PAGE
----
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Spokane, Washington  Est. May 19, 1883
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Revamp of Liberty Lake Park should preserve natural environment, residents say

UPDATED: Sat., Oct. 21, 2017

Three distinct plans were presented to a group of Liberty Lake residents in September, each with the mission of revamping Liberty Lake Regional Park.

Their respective focuses: ecosystem, family and tourism.

The residents’ consensus? Prioritize the environment.

“Focusing on the ecosystem was the most popular,” said Spokane County Parks Planner Paul Knowles. “But the (proposed master plan) has a mixture of all three goals.”

The burgeoning community hadn’t conducted a comprehensive redevelopment of the popular, 3,500-acre park since 1972, according to Knowles. It’s time to develop a plan to accommodate the town’s growth and the park’s demand, he said.

An anonymous $50,000 donation to Knowles’ department, which helped fund the designing and planning, expedited the process.

After listening to the concerns and preferences of Liberty Lake residents at public meetings, Knowles and his team of developers were able to come up with a tentative master plan proposal, which was presented at an open house Thursday.

Four sizable posters were offered, each conveying the details and aesthetics of the revamped park, which Knowles estimates could take shape in the next five to 10 years.

The proposed upgrades, which won’t be finalized until the end of the year, were vast: environmental learning quarters, expanded campgrounds and RV spots, more parking, trail redesign, multiuse docks, boardwalks, concessions and rental facilities, nature-themed playground, informational kiosks and more.

The upgrades would come in front part of the park, where most of its current camping, hiking and lake activity are housed. A cost estimate won’t be released until the master plan is finalized.

In addition to new features, the master plan will seek to advance the park’s environmental health, preservation of its natural character and protection of its species.

The park boasts diverse natural features, including wetlands, lakeshore and mountain forest. Within those terrains can be found equestrian facilities, an RV park, a campground and miles of backcountry trails, including the popular 8.3-mile Liberty Lake Loop Trail.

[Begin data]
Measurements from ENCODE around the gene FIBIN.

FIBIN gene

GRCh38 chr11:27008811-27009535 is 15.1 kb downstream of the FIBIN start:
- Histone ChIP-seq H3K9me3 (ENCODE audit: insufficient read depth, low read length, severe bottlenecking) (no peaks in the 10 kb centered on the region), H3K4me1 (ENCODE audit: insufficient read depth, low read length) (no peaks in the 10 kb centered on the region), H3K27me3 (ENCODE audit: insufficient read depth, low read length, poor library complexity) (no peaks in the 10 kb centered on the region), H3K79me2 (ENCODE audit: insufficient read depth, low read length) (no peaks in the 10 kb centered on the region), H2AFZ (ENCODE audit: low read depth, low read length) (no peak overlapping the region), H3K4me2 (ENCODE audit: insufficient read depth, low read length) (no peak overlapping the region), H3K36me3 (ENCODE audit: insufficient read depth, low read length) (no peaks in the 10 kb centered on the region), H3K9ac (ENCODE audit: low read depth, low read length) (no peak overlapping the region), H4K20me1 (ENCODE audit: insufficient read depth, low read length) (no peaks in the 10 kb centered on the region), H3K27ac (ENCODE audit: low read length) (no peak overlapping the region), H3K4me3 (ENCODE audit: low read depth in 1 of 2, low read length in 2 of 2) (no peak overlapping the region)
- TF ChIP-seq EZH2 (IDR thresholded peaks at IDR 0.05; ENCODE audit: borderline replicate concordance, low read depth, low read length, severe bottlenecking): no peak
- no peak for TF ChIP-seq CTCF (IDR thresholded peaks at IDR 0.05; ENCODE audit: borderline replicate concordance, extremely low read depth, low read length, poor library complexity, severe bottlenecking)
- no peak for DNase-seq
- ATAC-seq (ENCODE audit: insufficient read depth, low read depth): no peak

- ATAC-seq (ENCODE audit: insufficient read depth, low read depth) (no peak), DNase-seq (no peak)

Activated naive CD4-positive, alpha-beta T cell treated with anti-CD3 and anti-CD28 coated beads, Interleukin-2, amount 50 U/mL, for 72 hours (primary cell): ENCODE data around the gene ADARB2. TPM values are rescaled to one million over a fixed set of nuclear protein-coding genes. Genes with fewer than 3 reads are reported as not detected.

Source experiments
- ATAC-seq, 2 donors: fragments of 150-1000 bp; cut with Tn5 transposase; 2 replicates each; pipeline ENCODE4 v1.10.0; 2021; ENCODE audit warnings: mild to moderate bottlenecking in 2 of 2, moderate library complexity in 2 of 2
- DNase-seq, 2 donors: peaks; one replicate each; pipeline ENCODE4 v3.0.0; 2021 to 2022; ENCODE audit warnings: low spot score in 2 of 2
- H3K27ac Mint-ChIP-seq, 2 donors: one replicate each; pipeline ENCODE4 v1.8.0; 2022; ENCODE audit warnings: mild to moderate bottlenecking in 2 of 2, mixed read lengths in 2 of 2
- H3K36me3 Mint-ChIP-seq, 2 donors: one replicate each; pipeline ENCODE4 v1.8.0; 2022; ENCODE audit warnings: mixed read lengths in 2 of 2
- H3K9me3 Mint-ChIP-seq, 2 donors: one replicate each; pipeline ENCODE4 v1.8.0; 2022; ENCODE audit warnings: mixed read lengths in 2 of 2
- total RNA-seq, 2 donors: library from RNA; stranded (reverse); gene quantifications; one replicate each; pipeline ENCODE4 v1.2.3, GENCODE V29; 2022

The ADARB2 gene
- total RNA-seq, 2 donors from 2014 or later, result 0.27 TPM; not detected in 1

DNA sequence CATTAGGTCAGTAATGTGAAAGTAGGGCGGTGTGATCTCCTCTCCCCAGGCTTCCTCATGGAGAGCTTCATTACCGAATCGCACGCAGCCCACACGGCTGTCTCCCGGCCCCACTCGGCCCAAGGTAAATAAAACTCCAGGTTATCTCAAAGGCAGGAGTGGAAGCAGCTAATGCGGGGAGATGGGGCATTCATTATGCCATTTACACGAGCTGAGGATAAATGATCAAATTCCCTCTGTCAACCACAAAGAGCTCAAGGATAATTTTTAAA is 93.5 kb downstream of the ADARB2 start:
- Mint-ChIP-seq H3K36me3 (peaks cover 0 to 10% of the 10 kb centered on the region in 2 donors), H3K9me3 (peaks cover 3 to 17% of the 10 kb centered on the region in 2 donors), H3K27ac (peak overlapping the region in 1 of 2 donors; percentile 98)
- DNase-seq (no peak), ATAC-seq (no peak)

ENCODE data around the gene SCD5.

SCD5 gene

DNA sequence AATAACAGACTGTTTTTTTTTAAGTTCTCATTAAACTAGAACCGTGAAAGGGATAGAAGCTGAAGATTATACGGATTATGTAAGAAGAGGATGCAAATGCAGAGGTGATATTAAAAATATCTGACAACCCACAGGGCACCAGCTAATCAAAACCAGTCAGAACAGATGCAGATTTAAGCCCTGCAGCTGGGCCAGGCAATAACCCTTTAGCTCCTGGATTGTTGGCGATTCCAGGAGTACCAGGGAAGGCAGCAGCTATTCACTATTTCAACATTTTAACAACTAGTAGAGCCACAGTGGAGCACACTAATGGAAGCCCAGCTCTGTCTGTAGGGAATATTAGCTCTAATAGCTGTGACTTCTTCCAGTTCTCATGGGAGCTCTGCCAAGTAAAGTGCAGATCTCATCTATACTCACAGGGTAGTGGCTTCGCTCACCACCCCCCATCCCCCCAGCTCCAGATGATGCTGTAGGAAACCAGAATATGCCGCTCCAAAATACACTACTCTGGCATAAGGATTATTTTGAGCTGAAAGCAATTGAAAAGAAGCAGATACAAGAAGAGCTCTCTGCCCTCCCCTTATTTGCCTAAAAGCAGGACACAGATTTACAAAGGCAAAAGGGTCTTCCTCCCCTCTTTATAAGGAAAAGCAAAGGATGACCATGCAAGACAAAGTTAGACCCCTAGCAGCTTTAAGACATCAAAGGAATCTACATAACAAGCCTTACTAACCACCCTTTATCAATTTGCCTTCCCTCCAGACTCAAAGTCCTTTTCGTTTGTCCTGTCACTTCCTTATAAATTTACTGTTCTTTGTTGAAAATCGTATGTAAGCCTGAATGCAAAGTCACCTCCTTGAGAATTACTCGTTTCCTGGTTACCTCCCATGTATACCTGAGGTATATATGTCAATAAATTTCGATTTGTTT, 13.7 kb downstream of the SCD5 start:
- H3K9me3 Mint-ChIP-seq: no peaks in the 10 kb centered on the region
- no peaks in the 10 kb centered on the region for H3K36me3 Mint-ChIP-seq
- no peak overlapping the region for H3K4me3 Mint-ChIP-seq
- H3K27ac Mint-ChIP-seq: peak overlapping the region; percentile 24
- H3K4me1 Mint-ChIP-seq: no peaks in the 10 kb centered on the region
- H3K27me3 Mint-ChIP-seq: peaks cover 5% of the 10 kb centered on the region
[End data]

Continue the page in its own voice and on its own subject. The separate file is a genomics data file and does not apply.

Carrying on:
But what changes would come first?

“We really have to look at what is popular with the folks who attend the public meetings,” Knowles said. “And what we are confident we can get funded. The beachfront, dock improvement and the campgrounds would be the first focus.”

Parking and protecting the natural environment of the park has been a major point of emphasis among residents, Knowles said, as well as the separation of RV and tent camping.

During Thursday’s open house, residents were able to sound off on the proposed master plan and write down their concerns on a large sheet of paper.

“Prefer minimal development. Like accessibility, improvements proposed, (but) not concessions or rentals,” an unnamed resident wrote. The resident also liked the idea of replacing a road with a trail.

In the proposal, the road that runs in front of the beach would be removed to prevent congestion.

“Love the equestrian access,” one person wrote.

“Leave the wetland alone!” someone else scribbled.

“Please limit development, accessibility improvements are nice, but let’s keep the trail system intact and even expand it,” a third wrote. “No concessions!”

The call for “no concessions” was written by four people. Knowles joked that nobody is interested in putting a fast-food chain in the park, but he proposed rentals for water activities.

Kaylee Goins, a 24-year-old Liberty Lake resident, spends a lot of time on the lakefront.

Goins said the proposed changes are a reflection of the town’s growth.

“I think that the Liberty Lake community is a vibrant and expanding community,” Goins said. “I appreciate forward thinking and planning, and although shifts from familiarity and change can be difficult, I’m confident that those who put time, effort and thought into these changes are only thinking about the longevity of our city.”

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